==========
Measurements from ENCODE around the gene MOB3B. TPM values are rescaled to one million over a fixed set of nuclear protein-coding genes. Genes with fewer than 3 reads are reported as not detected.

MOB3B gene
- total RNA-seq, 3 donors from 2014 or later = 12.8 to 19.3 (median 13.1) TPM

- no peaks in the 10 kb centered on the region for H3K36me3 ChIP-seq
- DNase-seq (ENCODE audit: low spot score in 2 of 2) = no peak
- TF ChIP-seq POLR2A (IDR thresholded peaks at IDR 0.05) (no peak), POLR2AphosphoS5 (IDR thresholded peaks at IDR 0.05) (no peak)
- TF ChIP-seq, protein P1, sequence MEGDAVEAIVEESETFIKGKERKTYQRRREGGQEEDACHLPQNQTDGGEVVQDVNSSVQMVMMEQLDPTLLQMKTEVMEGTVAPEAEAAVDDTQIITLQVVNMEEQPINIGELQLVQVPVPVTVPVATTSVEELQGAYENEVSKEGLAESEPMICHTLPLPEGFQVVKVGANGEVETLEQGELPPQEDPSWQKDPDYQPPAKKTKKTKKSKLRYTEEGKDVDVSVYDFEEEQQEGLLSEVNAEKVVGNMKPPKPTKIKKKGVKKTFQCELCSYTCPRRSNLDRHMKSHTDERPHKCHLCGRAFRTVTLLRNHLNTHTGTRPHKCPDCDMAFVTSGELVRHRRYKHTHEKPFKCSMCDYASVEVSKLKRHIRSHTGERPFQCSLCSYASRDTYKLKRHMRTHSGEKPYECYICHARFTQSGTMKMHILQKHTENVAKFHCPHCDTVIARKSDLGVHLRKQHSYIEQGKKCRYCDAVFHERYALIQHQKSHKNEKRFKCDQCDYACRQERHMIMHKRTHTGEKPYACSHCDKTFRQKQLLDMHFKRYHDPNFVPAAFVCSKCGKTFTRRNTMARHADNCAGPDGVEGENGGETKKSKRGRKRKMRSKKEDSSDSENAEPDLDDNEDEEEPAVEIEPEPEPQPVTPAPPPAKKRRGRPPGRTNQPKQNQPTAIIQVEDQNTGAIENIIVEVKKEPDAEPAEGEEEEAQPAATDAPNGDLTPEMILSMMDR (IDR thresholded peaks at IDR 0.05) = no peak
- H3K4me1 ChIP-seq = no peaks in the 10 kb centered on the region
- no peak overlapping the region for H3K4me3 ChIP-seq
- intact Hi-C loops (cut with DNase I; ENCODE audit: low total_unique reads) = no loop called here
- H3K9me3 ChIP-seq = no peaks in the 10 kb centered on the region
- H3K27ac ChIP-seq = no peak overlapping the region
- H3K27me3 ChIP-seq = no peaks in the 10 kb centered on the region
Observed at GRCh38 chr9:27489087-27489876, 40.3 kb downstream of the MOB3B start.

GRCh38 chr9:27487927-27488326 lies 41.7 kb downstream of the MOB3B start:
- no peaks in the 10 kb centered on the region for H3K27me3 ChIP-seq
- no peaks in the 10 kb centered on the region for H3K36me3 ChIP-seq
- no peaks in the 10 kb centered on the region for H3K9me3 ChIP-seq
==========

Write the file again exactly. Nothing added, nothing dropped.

Measurements from ENCODE around the gene MOB3B. TPM values are rescaled to one million over a fixed set of nuclear protein-coding genes. Genes with fewer than 3 reads are reported as not detected.

MOB3B gene
- total RNA-seq, 3 donors from 2014 or later = 12.8 to 19.3 (median 13.1) TPM

- no peaks in the 10 kb centered on the region for H3K36me3 ChIP-seq
- DNase-seq (ENCODE audit: low spot score in 2 of 2) = no peak
- TF ChIP-seq POLR2A (IDR thresholded peaks at IDR 0.05) (no peak), POLR2AphosphoS5 (IDR thresholded peaks at IDR 0.05) (no peak)
- TF ChIP-seq, protein P1, sequence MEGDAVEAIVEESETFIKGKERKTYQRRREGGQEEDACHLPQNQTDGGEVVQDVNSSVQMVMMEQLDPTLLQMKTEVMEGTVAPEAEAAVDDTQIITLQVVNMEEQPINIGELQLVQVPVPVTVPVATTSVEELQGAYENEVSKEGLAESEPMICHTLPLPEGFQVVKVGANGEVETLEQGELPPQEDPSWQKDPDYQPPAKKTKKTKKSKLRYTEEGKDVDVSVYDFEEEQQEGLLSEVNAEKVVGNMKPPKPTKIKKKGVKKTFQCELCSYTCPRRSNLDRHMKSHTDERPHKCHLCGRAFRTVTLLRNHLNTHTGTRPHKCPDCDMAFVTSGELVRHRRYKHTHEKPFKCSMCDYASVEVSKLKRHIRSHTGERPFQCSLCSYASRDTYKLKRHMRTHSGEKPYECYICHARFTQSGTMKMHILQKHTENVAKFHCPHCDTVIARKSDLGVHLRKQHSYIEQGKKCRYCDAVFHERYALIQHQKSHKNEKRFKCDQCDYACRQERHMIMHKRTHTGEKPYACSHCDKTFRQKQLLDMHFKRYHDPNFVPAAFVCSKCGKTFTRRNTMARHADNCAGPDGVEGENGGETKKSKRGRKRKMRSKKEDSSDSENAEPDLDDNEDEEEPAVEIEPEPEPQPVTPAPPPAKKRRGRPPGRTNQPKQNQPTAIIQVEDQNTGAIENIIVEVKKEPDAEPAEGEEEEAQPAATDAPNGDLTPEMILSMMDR (IDR thresholded peaks at IDR 0.05) = no peak
- H3K4me1 ChIP-seq = no peaks in the 10 kb centered on the region
- no peak overlapping the region for H3K4me3 ChIP-seq
- intact Hi-C loops (cut with DNase I; ENCODE audit: low total_unique reads) = no loop called here
- H3K9me3 ChIP-seq = no peaks in the 10 kb centered on the region
- H3K27ac ChIP-seq = no peak overlapping the region
- H3K27me3 ChIP-seq = no peaks in the 10 kb centered on the region
Observed at GRCh38 chr9:27489087-27489876, 40.3 kb downstream of the MOB3B start.

GRCh38 chr9:27487927-27488326 lies 41.7 kb downstream of the MOB3B start:
- no peaks in the 10 kb centered on the region for H3K27me3 ChIP-seq
- no peaks in the 10 kb centered on the region for H3K36me3 ChIP-seq
- no peaks in the 10 kb centered on the region for H3K9me3 ChIP-seq